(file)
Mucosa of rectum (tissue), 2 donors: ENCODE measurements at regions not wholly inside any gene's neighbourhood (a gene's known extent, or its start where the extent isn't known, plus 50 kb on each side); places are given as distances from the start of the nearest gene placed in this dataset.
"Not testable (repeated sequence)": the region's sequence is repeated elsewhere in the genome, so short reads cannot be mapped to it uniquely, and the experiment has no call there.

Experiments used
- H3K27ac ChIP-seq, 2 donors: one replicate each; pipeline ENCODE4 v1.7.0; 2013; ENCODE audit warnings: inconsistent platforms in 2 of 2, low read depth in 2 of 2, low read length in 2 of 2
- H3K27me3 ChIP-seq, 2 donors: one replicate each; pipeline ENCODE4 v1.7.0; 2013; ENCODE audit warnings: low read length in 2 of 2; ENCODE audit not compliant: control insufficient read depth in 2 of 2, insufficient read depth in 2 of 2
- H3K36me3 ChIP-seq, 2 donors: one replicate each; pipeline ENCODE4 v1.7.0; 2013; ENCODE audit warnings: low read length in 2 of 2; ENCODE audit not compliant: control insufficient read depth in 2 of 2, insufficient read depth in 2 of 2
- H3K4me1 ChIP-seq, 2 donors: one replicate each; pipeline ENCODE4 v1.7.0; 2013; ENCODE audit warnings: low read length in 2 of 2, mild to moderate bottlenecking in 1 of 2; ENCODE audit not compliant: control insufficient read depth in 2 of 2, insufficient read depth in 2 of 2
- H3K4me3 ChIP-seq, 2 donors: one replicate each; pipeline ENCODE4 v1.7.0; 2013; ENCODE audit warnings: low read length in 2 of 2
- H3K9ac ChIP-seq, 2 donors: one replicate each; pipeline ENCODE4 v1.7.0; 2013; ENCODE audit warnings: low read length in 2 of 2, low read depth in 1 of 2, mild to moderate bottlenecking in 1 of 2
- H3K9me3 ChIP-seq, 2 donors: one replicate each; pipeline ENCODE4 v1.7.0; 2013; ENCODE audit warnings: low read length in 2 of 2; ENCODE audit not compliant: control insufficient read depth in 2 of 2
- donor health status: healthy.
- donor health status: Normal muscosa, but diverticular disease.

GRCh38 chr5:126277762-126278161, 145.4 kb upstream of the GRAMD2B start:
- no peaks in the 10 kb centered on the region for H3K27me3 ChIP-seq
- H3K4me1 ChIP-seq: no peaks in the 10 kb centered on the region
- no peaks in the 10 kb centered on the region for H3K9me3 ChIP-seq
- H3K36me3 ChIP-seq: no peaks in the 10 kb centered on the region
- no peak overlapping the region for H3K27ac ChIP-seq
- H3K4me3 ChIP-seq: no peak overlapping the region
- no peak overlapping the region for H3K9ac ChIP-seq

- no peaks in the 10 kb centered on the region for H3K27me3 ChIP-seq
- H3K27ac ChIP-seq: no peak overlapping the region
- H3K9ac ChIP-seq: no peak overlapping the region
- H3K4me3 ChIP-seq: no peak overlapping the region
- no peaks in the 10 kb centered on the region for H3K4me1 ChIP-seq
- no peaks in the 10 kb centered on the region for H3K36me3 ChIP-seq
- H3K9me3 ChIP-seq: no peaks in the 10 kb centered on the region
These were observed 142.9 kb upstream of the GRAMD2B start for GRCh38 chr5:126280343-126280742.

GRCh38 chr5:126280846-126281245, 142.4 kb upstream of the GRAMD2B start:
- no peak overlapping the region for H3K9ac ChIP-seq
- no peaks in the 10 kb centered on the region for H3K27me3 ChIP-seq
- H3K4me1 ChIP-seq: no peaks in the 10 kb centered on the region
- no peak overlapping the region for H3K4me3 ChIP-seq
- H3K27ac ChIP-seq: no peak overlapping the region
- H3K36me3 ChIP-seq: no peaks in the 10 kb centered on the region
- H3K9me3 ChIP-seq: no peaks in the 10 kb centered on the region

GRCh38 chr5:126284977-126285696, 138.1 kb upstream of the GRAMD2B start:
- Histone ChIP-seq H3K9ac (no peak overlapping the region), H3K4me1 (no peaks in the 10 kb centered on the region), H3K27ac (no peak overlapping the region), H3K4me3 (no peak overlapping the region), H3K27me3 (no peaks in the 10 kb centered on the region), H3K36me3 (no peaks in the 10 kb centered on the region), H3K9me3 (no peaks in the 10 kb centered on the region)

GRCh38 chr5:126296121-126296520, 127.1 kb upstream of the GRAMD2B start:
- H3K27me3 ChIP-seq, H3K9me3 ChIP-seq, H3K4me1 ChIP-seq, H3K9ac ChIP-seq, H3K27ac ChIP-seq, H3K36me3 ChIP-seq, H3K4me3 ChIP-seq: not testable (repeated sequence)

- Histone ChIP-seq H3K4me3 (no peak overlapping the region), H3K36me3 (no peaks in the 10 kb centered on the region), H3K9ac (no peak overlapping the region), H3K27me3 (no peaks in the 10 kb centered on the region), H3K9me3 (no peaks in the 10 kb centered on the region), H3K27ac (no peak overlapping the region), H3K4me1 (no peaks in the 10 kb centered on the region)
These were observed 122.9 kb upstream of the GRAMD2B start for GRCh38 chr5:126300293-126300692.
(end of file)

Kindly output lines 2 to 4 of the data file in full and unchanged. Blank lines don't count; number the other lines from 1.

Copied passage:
"Not testable (repeated sequence)": the region's sequence is repeated elsewhere in the genome, so short reads cannot be mapped to it uniquely, and the experiment has no call there.

Experiments used
- H3K27ac ChIP-seq, 2 donors: one replicate each; pipeline ENCODE4 v1.7.0; 2013; ENCODE audit warnings: inconsistent platforms in 2 of 2, low read depth in 2 of 2, low read length in 2 of 2